What or who would you say heavily influenced your early lyrics from then vs now?

At the very beginning, it was Eminem, a little bit of Klashnekoff (UK Rapper) but mostly American artists. For most of the stuff I wrote down, I’d probably cringe if I read through it now. I was just venting with no structure or filter.

Akala was a big part of my inspiration too.

Now, the average listener is a lot more inclined to listen to Artists from the UK; we have more globally known names now. That wasn’t the case back then.   

How do you go about finding new inspiration for your music?  

It’s like a ritual. I take from my experiences, the feelings they evoke, news, my moods and the emotions I go through.

It can come from anything, a song, a disagreement, some good or bad news. It just happens I can’t really describe it. I get bursts of inspiration and I have to write it down before I forget it. My memo pad is always open.

I was just angry with the world and writing was a productive outlet, it helped me to vent and before I knew it, I was burning through notebooks like wildfire.

What time do you find you are most productive – night or day?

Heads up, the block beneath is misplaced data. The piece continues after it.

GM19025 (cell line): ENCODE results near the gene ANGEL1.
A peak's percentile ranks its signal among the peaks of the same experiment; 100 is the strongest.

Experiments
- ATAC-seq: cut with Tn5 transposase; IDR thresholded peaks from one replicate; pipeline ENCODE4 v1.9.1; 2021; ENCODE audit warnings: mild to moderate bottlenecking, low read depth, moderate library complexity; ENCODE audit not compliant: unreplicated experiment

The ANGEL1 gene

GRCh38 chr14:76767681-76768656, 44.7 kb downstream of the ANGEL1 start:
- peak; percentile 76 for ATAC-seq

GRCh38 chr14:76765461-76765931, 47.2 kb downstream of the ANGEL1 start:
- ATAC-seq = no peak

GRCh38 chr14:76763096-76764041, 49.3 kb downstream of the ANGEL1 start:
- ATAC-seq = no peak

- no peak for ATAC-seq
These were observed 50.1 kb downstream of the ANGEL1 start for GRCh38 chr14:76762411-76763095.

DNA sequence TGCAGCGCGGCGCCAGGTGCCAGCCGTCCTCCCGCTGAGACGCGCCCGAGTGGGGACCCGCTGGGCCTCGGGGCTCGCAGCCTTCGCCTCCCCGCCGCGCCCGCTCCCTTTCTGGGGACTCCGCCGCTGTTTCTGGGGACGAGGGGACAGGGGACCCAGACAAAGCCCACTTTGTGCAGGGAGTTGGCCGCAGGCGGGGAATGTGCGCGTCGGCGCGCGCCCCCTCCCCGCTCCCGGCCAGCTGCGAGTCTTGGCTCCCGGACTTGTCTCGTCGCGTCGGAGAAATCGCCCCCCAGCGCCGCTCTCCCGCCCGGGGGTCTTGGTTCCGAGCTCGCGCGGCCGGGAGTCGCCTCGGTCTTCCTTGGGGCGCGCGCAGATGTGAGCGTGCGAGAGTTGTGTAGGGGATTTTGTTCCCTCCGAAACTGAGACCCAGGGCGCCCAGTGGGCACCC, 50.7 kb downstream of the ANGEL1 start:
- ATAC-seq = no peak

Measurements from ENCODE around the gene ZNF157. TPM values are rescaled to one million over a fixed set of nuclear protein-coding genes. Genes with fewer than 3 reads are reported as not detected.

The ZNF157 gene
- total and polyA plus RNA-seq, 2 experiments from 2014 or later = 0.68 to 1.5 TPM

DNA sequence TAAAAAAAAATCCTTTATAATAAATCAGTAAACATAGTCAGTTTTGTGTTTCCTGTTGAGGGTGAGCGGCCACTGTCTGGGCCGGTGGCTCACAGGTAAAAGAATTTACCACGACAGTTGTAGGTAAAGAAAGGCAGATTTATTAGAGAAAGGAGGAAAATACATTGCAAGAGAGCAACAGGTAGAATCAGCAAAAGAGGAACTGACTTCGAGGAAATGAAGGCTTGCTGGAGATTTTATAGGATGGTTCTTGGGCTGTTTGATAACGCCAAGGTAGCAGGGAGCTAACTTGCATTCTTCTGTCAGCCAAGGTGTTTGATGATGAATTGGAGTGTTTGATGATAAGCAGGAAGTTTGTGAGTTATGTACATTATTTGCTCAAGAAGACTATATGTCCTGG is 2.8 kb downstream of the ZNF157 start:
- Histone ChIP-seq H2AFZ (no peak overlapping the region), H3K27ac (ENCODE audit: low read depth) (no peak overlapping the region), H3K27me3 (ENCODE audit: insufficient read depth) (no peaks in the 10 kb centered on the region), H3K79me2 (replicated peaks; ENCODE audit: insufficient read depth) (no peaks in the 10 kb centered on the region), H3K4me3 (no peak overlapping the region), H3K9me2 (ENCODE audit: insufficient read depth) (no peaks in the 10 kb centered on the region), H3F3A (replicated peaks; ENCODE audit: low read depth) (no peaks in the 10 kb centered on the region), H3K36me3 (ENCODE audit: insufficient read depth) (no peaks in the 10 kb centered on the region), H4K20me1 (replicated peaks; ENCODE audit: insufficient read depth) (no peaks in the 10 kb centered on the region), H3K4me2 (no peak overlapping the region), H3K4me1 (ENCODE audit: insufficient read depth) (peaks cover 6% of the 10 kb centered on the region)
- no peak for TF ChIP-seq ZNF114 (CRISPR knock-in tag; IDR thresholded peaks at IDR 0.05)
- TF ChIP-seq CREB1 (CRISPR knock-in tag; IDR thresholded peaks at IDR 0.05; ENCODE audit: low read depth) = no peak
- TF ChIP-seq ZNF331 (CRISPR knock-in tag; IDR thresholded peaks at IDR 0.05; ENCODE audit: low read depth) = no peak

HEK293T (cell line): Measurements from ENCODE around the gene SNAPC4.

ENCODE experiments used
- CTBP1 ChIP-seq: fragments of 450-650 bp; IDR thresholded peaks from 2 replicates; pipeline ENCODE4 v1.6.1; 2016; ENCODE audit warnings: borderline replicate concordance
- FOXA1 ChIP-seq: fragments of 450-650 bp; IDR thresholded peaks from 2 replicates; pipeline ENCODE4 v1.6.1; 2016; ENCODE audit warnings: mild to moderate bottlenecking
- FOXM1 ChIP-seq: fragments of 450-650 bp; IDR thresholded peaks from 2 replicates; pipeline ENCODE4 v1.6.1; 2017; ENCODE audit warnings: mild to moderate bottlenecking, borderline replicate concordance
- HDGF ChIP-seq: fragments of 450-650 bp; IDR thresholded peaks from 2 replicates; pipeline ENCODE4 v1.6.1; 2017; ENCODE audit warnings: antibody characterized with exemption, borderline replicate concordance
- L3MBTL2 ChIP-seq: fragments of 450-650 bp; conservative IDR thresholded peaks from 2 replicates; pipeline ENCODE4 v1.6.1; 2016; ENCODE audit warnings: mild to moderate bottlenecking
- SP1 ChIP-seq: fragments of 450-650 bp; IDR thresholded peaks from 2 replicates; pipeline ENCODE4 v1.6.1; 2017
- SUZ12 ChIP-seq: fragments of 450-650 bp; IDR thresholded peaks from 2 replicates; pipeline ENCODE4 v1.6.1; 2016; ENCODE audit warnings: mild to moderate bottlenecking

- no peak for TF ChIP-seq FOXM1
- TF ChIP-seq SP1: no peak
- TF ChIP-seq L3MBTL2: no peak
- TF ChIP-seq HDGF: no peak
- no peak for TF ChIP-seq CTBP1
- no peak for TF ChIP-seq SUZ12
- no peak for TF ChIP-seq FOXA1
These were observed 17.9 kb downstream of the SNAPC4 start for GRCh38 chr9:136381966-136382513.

It’s a bit of both as I’m very hands on. I produce my beats, write my lyrics, design my cover art and recently I’ve been directing and editing my visuals.

For its me usually nighttime, when daytime activities are done and it’s quiet – just me, my work and I.
I want to create great art and to do that I cannot rush the process, the quiet gives me the space to process my creativity. I absolutely love it! Most of the time I lose track of time and find myself working into the AM. Sometimes till the sun comes up. There are certain melodies, words and sounds that come to me only when I’m in a certain space. I’m in that creative space right now, so I just gotta keep it watered and let it blossom.

Describe a typical working day

I don’t really take time off. I’m always working on different projects so I don’t really have an off switch. I do try to work around family time, but in all honesty the ratio of work to family time is probably not as balanced as I’d like it to be.

With covid most work at the moment is done at home so I can’t really switch off from it. Under normal circumstances there was a lot of outdoor activity involved so I found it easier to separate the two when I got back home ie. video/photoshoots at different locations, studios etc.  That has been cut down because many places are closed and of course some just aren’t accessible at the moment. So a typical working day right now is pretty much 24/7 unless I’m asleep.